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2020 | Book | 1. edition

Innovation Management in the Intelligent World

Cases and Tools

Editors: Tugrul U. Daim, Dirk Meissner

Publisher: Springer International Publishing

Book Series : Science, Technology and Innovation Studies


About this book

This book introduces readers to state-of-the-art cases and tools for managing innovation in today’s rapidly changing business environment. It provides a wealth of methodological knowhow and guidance on practical applications, as well as case studies that reveal various challenges in technology and innovation management. Written by a mix of academic scholars and practitioners, the respective chapters present tools and approaches for the early detection of emerging fields of innovation, as well as relevant processes and resources. The contributing authors hail from leading innovative companies including Google, Amazon, Intel, Daimler-Benz, and NASA.

Table of Contents


Information Technology

Chapter 1. An Investigation of the Motivations and Strategies Behind Apple’s Product Design
“Strategy has been defined as the match between an organization’s internal resources and skills and the opportunities and risks that its external environment creates. The major advances in strategic analysis during the 1980s centered on the link between policy and the external environment (Grant 1991).” Around the same time of this strategy development a new company was about to be founded, Apple, Inc. We are all familiar with Apple, Inc., “Apple Computers, Inc. was founded on April 1, 1976 by college dropouts Steve Jobs and Steve Wozniak who brought a vision of changing people’s view of computers to the new company. Jobs and Wozniak wanted to make computers small enough to have people in their homes or in their offices. In short, they needed a user-friendly machine (Brashares 2001).” How did Apple go from two people in a garage to what it is today?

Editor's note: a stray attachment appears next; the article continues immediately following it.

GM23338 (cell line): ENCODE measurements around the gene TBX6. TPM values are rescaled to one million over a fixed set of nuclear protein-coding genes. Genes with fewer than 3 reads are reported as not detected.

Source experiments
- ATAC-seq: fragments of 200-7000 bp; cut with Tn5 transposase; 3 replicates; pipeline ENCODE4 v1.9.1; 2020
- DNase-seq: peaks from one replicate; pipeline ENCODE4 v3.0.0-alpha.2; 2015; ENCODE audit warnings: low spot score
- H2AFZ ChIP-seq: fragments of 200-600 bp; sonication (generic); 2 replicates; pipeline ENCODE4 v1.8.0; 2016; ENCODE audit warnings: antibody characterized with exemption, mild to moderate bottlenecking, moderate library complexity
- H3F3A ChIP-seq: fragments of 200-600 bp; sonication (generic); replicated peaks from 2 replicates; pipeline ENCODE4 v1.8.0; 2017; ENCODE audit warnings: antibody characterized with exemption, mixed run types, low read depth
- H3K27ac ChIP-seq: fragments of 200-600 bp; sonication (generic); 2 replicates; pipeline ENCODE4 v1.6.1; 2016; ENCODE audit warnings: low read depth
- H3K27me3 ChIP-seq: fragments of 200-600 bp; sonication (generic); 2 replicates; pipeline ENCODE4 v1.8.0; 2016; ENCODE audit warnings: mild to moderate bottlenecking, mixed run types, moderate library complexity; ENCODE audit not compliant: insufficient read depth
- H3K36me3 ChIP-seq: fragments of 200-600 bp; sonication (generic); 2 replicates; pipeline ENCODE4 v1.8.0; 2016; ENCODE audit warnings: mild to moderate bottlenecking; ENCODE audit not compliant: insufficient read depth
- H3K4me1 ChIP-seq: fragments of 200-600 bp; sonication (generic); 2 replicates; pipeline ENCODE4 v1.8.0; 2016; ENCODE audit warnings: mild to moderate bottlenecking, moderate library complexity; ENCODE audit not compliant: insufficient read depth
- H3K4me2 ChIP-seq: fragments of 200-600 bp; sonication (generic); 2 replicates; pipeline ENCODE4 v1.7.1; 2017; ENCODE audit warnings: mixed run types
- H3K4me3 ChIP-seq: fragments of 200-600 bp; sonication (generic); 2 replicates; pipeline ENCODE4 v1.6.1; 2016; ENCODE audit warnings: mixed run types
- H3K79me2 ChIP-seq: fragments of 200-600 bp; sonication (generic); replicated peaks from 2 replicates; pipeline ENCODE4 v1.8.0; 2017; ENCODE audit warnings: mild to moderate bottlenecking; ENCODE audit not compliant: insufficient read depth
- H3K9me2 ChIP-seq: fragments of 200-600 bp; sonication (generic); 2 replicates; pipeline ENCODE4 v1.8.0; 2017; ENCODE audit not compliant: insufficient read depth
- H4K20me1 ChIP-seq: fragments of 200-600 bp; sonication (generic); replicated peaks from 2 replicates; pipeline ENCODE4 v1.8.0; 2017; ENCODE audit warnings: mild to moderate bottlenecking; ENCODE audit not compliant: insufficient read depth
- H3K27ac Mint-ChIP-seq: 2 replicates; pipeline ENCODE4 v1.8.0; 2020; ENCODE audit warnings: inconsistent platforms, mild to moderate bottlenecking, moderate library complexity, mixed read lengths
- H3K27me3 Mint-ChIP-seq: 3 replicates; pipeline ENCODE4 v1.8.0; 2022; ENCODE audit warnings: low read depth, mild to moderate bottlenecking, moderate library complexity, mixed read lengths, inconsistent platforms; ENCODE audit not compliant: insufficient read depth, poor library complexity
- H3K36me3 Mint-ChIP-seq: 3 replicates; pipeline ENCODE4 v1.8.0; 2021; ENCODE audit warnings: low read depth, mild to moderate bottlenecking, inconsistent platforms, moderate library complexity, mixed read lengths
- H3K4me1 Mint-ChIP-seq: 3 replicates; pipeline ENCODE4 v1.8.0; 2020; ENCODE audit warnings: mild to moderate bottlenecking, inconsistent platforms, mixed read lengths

Brian Barley, Ande Kitamura, Thomas Loar, Edwin Ramon-Samayoa, John Yuzon, Tugrul U. Daim
Chapter 2. New Product Development
Since the industrial revolution, the global industrial economy continues to expand rapidly. The automotive industry enabled people to live outside of cities and commute in. The aerospace industry has linked not only states but entire countries. Henry Ford’s assembly line revolutionized the way things were manufactured. At the heart of every successful design and manufacturing company is an efficient new product development process. This process allows engineers to understand their customers’ desires and make quantitative and qualitative decisions about what features to design into their product. Companies that can rapidly innovate, deploy product development strategies, and integrate tooling suppliers are likely to gain and maintain market share.
Claris Leung, Andy Hsiao, Michael Hobernicht, Kevin Camp, Vanessa Kung, Tugrul U. Daim
Chapter 3. Impact of Technology in the Future of Sports
The purpose of the case study is to understand the impact of Intel’s technologies in the field of sports. It describes Intel’s journey starting from entering the Virtual Reality domain to using this new technology for improving a viewer’s experience.